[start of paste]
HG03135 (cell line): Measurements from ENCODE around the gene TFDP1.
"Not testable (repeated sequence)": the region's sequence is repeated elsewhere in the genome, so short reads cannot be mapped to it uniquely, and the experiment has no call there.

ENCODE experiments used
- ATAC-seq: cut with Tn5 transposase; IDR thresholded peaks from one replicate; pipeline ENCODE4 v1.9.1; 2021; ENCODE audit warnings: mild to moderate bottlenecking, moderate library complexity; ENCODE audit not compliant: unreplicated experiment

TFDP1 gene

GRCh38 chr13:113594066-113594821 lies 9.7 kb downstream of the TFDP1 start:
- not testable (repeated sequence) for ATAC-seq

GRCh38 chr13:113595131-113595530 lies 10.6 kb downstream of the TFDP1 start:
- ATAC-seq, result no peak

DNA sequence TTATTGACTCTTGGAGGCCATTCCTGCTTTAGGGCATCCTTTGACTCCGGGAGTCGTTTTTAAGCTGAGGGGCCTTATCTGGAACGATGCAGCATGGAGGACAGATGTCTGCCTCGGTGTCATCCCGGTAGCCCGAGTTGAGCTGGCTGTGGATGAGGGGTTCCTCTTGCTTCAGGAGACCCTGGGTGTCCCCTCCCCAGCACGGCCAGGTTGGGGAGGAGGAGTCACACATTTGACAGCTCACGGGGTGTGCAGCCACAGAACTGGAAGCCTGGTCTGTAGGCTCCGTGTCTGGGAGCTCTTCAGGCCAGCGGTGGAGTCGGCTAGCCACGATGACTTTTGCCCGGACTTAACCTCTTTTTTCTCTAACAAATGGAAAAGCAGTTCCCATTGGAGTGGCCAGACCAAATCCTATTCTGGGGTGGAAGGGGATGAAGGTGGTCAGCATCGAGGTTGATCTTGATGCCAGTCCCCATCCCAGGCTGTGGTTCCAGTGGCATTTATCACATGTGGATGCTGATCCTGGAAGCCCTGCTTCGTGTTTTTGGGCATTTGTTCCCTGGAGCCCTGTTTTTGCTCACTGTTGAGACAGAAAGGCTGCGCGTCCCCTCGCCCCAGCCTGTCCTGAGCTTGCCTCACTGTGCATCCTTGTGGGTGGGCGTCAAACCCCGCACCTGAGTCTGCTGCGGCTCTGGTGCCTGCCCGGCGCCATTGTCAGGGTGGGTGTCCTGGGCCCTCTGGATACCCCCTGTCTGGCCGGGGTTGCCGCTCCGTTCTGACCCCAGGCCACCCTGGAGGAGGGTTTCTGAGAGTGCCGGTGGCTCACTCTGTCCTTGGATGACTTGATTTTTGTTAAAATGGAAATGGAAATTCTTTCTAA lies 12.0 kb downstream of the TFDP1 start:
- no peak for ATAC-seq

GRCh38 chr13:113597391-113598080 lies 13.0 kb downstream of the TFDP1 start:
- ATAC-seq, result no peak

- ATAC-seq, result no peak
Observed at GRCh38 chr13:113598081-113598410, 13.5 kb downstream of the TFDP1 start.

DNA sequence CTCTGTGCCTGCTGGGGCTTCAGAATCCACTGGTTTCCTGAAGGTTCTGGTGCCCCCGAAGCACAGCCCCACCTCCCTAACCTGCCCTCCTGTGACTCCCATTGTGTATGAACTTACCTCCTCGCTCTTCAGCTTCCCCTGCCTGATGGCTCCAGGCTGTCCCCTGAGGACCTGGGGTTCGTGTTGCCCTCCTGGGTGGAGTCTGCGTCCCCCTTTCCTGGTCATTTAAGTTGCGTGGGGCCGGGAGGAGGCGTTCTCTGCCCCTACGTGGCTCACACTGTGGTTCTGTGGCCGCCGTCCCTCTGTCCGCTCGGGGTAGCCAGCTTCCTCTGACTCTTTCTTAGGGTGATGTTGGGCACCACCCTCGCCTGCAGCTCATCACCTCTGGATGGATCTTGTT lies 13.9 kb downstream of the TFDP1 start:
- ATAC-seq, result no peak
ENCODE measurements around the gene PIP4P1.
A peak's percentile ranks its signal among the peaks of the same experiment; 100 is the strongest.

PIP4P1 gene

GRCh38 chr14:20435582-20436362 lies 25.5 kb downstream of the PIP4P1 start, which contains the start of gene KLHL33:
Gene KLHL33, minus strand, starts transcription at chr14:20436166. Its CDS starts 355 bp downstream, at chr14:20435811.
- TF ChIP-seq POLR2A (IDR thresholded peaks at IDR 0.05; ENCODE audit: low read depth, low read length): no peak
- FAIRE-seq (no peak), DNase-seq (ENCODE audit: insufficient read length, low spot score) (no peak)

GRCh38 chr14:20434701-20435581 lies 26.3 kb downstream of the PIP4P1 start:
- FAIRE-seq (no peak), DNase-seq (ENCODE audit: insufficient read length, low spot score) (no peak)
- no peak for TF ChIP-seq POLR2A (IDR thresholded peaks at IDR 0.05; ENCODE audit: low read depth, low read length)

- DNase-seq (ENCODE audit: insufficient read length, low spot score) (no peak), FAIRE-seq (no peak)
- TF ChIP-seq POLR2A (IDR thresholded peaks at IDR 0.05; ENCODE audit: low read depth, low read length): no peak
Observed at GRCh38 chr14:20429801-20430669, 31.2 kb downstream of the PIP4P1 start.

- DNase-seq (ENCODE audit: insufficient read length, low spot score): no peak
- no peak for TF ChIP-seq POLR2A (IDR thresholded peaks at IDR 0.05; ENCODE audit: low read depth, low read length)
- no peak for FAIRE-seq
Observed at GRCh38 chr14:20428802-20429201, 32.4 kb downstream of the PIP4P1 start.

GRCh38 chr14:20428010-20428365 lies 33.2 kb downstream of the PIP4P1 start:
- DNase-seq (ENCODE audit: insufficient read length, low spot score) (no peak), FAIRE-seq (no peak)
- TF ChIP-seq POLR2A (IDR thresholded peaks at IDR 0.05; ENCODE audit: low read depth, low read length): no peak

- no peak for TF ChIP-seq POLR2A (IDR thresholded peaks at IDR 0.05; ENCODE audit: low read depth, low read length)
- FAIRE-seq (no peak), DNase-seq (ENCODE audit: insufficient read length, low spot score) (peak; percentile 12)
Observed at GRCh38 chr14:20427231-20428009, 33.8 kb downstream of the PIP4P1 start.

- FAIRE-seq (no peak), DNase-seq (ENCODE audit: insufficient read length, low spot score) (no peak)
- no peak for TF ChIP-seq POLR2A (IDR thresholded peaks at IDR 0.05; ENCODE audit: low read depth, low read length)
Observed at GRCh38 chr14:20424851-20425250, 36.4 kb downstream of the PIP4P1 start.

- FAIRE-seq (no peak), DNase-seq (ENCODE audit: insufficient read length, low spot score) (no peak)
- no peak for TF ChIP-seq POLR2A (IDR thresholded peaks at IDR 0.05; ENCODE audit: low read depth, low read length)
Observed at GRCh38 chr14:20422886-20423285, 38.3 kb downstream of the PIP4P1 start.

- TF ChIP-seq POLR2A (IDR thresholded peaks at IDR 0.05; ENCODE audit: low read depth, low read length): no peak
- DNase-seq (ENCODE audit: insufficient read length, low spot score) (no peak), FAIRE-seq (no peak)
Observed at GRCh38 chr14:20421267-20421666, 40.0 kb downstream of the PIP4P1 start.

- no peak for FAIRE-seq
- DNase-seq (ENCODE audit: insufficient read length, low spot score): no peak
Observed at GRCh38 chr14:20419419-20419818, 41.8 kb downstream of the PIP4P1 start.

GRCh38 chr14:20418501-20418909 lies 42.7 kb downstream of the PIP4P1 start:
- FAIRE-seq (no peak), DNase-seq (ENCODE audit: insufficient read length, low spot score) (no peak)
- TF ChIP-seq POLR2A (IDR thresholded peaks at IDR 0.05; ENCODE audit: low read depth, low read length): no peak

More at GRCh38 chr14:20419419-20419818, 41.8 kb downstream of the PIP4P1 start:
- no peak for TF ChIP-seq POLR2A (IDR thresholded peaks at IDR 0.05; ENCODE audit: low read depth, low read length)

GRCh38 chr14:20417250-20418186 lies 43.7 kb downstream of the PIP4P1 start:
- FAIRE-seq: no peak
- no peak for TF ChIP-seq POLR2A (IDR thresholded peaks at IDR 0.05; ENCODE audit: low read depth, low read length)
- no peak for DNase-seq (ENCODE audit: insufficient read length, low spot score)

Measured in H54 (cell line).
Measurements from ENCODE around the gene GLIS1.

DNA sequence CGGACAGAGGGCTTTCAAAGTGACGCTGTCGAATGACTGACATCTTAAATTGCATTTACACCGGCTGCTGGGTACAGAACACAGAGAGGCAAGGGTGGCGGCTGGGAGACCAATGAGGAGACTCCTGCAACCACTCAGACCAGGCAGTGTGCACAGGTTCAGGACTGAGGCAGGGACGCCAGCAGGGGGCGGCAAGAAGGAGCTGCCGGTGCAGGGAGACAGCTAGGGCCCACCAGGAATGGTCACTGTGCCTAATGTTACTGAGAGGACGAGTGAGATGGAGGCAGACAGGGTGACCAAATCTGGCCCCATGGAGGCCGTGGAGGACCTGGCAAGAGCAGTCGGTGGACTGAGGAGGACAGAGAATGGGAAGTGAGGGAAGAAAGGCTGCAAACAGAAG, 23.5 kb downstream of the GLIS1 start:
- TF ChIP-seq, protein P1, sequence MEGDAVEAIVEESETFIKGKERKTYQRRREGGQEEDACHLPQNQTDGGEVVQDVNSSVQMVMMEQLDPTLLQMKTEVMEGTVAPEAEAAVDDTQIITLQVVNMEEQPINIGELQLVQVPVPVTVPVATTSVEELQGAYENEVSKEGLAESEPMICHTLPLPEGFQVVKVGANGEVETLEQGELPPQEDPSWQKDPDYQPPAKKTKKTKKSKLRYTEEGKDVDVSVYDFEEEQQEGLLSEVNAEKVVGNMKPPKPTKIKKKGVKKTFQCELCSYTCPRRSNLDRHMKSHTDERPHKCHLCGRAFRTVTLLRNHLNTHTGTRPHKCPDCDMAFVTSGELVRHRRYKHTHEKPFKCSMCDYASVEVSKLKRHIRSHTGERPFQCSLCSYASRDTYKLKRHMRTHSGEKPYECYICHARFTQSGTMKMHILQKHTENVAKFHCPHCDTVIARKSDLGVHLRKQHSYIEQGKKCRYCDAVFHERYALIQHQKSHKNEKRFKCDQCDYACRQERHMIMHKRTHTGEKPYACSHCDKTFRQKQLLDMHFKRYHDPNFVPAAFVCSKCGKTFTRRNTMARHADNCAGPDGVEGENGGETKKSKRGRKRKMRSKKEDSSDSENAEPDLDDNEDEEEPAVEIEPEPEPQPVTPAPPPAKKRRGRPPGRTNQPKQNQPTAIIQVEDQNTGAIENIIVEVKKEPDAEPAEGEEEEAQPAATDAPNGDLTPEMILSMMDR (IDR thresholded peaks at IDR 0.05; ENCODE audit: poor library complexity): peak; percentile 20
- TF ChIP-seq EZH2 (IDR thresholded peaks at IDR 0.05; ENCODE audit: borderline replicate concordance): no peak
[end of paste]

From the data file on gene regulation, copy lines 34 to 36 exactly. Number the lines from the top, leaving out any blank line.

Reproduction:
Observed at GRCh38 chr14:20428802-20429201, 32.4 kb downstream of the PIP4P1 start.

GRCh38 chr14:20428010-20428365 lies 33.2 kb downstream of the PIP4P1 start:
- DNase-seq (ENCODE audit: insufficient read length, low spot score) (no peak), FAIRE-seq (no peak)